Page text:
I’ve already alluded to the fact that I cannot cook. Not only can I NOT cook. I do not LIKE cooking. I find it to be boring andcan think of several things I would rather do with my time. With that said, I do understand that I need too eat and the best and cheapest way for me to do this is to cook my own food.
For the most part, I eat at home and keep my food super simple. Pasta, baked potatoes, salads, and things like that. The food is nothing to write home about and is usually pretty blah in general but it gets the job done in that it feeds me.
My biggest issue is that I don’t even know the basics of cooking. I don’t know what simple foods go together to make a nice delicious meal. Enter Mark Bittman‘s brilliant How to Cook Everything Vegetarian. Bittman gives you the basics and in most cases gives you several different ways to do it. For instance, you learn to do an oil and pasta dish and he then gives you 10 other ways to do that. Vegetables that can be prepared and added to it or maybe a slight variation or spice that can be added to the dish to change it up a bit.
Bittman starts from the beginning telling me what items you need to have in your kitchen and pantry just to get by. To those that like to cook, this might sound stupid but for someone like me I did not even know what the basics were. I always need to run to the store for things that I should already have in my kitchen. I’m slowly stocking up and I can already see the difference. I’m finding myself just making stuff up as I go. The other night I made a simple pasta dish without a real recipe just using what I had in my pantry. Go me!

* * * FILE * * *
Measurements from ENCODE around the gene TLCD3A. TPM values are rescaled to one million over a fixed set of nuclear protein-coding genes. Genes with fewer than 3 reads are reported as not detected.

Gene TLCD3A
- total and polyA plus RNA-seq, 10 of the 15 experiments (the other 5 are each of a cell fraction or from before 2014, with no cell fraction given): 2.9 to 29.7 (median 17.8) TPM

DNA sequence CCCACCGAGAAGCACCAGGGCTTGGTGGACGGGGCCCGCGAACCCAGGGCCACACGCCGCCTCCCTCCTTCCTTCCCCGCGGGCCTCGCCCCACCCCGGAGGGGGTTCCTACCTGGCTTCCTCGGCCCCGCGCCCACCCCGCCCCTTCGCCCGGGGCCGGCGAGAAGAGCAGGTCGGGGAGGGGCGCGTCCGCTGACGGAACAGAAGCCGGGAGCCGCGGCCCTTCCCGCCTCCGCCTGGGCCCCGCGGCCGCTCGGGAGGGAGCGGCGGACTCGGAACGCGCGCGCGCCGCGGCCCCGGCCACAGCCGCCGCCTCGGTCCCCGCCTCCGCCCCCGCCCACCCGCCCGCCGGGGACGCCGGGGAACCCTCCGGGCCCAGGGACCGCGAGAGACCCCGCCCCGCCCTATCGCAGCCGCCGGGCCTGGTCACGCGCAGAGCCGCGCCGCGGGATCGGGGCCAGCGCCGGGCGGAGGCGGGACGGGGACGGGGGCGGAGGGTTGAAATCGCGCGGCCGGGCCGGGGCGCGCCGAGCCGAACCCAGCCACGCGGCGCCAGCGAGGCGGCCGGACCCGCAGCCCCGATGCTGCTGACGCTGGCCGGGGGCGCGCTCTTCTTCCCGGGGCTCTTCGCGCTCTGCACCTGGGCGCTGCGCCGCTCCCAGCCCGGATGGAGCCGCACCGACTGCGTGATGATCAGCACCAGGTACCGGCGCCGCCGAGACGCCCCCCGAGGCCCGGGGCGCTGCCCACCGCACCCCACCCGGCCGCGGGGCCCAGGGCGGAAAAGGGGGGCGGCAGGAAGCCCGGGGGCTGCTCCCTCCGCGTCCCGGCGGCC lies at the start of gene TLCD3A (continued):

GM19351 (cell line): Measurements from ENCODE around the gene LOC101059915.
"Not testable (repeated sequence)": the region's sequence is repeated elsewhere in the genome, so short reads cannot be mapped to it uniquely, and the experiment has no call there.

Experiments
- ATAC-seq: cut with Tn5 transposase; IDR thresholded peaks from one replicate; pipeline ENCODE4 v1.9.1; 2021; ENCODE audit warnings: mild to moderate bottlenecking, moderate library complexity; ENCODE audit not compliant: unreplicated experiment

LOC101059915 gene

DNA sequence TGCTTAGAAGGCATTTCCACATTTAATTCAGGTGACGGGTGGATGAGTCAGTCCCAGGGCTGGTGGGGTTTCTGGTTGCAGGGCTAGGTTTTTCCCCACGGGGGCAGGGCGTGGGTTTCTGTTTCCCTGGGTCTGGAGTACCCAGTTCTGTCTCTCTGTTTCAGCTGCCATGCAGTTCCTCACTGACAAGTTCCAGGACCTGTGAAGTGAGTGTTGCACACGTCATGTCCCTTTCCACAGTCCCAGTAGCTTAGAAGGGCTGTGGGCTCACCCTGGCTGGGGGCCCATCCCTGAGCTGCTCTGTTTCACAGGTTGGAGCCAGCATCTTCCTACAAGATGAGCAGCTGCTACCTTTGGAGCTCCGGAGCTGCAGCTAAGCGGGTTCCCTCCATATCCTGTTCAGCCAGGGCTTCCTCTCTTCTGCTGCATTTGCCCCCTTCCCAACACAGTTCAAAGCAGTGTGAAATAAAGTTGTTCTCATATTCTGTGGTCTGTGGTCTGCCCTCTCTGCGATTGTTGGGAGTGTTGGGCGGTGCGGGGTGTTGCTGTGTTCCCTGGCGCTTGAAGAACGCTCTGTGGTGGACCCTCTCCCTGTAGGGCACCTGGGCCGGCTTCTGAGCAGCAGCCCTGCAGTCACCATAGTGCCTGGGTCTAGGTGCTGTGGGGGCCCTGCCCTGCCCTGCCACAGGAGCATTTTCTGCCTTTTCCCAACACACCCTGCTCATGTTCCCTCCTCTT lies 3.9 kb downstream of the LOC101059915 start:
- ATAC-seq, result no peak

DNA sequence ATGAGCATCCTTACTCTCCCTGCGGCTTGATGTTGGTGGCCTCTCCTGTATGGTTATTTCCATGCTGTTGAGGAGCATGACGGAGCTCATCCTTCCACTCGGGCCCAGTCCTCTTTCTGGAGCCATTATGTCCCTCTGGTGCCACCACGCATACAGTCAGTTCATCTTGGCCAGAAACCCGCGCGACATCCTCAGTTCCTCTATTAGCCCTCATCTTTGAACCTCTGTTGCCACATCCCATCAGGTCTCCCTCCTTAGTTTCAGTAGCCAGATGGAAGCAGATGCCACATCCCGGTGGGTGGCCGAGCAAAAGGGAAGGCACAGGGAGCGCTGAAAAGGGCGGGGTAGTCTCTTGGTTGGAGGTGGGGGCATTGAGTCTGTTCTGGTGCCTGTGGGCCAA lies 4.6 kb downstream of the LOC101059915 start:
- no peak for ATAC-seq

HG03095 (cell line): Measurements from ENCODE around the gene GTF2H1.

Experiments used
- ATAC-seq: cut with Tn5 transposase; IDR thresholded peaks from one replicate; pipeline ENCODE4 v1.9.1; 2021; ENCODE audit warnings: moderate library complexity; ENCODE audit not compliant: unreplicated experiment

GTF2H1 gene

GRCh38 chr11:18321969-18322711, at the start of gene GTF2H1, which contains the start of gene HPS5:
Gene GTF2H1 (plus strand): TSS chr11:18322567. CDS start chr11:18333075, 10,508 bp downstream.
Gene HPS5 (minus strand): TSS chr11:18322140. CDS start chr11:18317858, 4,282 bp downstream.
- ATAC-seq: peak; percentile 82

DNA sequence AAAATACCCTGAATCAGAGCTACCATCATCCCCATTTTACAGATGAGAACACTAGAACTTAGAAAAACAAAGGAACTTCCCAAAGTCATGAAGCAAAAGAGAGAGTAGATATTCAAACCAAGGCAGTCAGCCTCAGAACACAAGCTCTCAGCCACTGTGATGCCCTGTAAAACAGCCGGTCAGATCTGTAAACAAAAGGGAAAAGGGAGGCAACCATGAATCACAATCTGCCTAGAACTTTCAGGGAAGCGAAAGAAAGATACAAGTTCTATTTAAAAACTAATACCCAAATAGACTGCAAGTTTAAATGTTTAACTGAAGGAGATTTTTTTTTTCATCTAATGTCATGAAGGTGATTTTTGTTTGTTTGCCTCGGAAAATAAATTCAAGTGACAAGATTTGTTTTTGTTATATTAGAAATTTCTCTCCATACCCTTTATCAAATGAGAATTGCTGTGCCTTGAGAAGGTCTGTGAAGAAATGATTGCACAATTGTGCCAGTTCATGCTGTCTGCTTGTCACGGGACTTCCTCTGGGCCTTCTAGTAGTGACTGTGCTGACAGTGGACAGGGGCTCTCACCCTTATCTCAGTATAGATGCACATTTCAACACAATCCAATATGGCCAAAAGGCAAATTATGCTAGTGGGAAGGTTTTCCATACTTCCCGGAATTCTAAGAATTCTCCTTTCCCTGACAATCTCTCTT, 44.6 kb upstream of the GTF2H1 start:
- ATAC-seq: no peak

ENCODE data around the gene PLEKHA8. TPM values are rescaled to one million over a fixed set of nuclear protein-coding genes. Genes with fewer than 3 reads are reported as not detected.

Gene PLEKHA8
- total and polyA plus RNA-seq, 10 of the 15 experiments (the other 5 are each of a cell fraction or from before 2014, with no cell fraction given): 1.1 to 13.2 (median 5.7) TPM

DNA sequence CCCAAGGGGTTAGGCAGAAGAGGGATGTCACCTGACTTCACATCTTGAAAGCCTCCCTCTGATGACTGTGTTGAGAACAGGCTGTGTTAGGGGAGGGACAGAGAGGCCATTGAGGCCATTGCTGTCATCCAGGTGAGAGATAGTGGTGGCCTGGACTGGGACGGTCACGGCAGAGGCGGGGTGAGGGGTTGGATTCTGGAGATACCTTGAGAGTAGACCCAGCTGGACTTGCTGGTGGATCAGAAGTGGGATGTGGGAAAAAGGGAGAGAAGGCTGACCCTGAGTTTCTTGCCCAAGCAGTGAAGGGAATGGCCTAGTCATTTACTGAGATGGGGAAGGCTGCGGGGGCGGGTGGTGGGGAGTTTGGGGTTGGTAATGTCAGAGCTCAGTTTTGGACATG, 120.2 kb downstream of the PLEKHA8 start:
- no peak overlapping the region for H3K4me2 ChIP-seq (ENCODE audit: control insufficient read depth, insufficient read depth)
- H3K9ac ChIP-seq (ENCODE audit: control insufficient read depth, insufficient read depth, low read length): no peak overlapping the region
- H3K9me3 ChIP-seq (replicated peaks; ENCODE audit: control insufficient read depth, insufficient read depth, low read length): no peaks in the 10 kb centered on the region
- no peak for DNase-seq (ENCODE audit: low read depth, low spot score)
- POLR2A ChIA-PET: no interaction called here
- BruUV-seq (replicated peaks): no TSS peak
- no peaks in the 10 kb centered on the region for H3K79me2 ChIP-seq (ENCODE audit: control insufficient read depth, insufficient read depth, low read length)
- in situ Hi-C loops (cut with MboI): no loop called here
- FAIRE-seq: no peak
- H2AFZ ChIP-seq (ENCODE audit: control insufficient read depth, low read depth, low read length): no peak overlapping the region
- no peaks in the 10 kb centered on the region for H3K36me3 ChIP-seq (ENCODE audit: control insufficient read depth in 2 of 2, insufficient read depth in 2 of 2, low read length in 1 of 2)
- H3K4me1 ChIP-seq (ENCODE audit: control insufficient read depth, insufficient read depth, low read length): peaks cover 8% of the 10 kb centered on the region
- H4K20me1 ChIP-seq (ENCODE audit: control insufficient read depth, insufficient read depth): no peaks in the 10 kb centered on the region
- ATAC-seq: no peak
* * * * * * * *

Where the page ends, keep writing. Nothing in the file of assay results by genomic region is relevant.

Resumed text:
There’s another thing that I love about Bittman. He’s not a food snob. While I try to buy fresh it’s not always feasible for me. As a single woman I find that food often goes bad before I eat it all. Sometimes, I just can’t make it to the store for more fresh veggies or don’t have time to make beans. At other times, I’m just flat out busy and need to make a quick dinner. Bittman acknowledges this and even admits that frozen veggies, while not ideal, are not the end of the world.
He also lets you know which foods are ok to make ahead and advocates freezing food for future use.
I found that most of his food was well within my bounds of culinary expertise and simple. If I want to jazz it up I can. If I just want to do a simple rice and tofu I’m capable of that and it will taste delicious. The biggest thing is that I’m learning how to cook. I’m slowly learning what to do with that pile of vegetables that someone hands me.
That alone is worth the cost of this cookbook.
GeekGirl Rating: A+